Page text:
Although the current state of reading knowledge of a foreign language by English native speakers is probably poorer than even half a century ago, the status of English as the major global language of science and technology means that the situation is very different from that of the period considered in this article. As Steven Shapin (2015) puts it in a review of Gordin (2015):
We now live in a scientific world as monoglot in English as medieval scholarship was in Latin. From 1880 to 2005, the fraction of the world’s scientific literature published in English increased from 35% to more than 90%. […] the vast majority of Chinese, Japanese and Russian scientists write in English. Fewer and fewer international scientific conferences feel the need to provide simultaneous translation […] By 1960 English was used in just over 50% of science texts. Then it really took off: between 1980 and 1996 English usage rose from about 75% to 91%; Russian dropped from 11% to 2%; and German from 2.5% to 1.2%.
In spite of these remarks, however, is significant work still first published in Chinese, say, or Japanese? And how would engineers know?
4 Conclusion and further research
I have presented a number of figures who were highly significant in Germany and Russia in the first half of the 20th century: there are others. Authors of most English-language histories of information engineering tend to be unaware of such figures. Contributions in German and Russian to the history and historiography of information engineering are largely untranslated.
Let me conclude with the following quotation from Bellos (2011):
The reasons why English has made a clean sweep of the sciences are not straightforward. Among them we cannot possibly include the unfortunate but widespread idea that English is simpler than other languages. However, you can’t explain the history and present state of the language of science as the direct result of economic and military might either. In three instances, languages became scientific vehicles because the work of a single individual made advances that could not be ignored anywhere else in the world (Liebig for German, Berzelius for Swedish, Mendeleev for Russian). One language lost its role because of the political folly of its users (German). What we seem to have experienced is not a process of language-imposition, but of language-elimination, in a context where the scientific community needs a means of global communication among its members. The survivor language, English, is not necessarily best suited to the job; it’s just that nothing has happened yet to knock it out [p. 13].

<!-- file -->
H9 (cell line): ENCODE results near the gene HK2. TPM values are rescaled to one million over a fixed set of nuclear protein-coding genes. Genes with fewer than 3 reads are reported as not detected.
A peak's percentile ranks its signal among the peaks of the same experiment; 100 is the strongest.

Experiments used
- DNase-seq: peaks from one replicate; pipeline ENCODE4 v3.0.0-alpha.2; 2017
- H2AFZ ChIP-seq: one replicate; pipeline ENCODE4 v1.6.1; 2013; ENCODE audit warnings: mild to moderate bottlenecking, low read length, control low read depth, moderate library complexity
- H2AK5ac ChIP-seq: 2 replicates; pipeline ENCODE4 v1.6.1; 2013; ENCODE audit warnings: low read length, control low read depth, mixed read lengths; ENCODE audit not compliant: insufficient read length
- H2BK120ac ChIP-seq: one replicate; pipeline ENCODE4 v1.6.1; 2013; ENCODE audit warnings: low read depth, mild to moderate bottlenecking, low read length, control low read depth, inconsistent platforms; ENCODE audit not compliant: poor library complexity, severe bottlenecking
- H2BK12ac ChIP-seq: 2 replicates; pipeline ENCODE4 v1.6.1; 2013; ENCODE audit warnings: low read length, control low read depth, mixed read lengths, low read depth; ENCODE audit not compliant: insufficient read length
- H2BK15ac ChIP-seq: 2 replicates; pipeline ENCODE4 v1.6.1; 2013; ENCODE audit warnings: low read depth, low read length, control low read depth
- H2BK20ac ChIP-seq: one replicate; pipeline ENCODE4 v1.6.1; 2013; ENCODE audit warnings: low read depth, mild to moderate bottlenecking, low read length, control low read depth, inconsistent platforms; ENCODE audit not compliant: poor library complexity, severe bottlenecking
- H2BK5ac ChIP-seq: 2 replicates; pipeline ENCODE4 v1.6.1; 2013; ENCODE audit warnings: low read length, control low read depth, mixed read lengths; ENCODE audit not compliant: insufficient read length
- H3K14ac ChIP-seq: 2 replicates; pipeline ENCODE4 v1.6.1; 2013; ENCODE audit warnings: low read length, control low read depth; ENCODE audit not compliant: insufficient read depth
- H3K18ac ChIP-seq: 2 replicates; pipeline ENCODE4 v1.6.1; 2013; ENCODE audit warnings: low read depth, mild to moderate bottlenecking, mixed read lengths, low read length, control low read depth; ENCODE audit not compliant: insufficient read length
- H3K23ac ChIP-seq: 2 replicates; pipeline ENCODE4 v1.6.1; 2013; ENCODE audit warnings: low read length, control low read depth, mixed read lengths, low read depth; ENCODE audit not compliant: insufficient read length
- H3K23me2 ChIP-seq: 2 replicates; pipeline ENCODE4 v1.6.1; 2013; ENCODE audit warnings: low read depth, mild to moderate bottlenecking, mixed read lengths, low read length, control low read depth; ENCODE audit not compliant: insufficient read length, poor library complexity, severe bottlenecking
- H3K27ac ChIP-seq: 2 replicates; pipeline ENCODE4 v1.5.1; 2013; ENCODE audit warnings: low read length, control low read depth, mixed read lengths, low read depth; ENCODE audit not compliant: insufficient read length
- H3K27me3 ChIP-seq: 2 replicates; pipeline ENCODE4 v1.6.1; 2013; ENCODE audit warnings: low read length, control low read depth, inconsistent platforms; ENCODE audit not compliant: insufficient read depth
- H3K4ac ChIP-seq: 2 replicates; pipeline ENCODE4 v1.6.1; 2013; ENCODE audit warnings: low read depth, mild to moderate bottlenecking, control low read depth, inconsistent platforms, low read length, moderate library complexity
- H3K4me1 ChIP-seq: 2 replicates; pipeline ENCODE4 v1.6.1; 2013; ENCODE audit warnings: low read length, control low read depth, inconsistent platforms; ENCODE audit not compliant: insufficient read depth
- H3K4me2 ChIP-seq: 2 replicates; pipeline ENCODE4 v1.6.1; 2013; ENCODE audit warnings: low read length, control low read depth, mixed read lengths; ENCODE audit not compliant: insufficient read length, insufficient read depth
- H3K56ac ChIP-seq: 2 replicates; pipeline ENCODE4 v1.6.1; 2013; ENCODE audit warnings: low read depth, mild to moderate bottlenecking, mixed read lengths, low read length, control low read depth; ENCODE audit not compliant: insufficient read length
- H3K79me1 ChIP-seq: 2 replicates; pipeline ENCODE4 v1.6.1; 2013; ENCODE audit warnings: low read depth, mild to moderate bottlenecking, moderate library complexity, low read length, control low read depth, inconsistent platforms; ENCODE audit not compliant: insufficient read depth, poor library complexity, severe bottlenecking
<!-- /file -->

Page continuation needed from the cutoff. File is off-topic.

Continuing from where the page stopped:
As noted in the Introduction, major areas still to be investigated are contributions in languages other than German and Russian, and also the contributions of women and those not from a Western cultural background. The author has a knowledge of several other European languages; but publications that first appeared, say, in Asian languages – although an aspect that calls for further research – are, unfortunately, a closed book to him. Another area not examined in depth here is the question: to what extent were English-language researchers even aware of the existence of relevant work and/or literature from elsewhere, and what measures, if any, did they take to identify it.
Bellos, David (2011) Is that a Fish in your Ear? Translation and the meaning of Everything. London: Particular Books
Bissell, Chris (2009), “Vladimir Aleksandrovich Kotelnikov: Pioneer of the sampling theorem, cryptography, optimal detection, planetary mapping”, IEEE Communications Magazine, vol. 47, no.10, pp. 24–32
Bissell, Christopher Charles (2011), “Hermann Schmidt and German 'proto-cybernetics”, Information, Communication & Society, vol. 14, No.1, pp. 156–171
Gerovitch Slava (2002) From Newspeak to Cyberspeak: A History of Soviet Cybernetics
Cambridge MA: MIT Press
Gordin KM (2015) Scientific Babel: The Language of Science from the Fall of Latin to the Rise
of English. London: Profile Books
Shapin, Stephen (2015) Confusion of tongues. London Review of Books. 37(23): 23-24, 25
Websites (all accessed 6 March 2016):
Note: the full text of the articles by Bissell, which include many references to primary sources, can be found at http://oro.open.ac.uk/view/person/ccb2.html. Some relevant translations by the author are at http://ict.open.ac.uk/classics/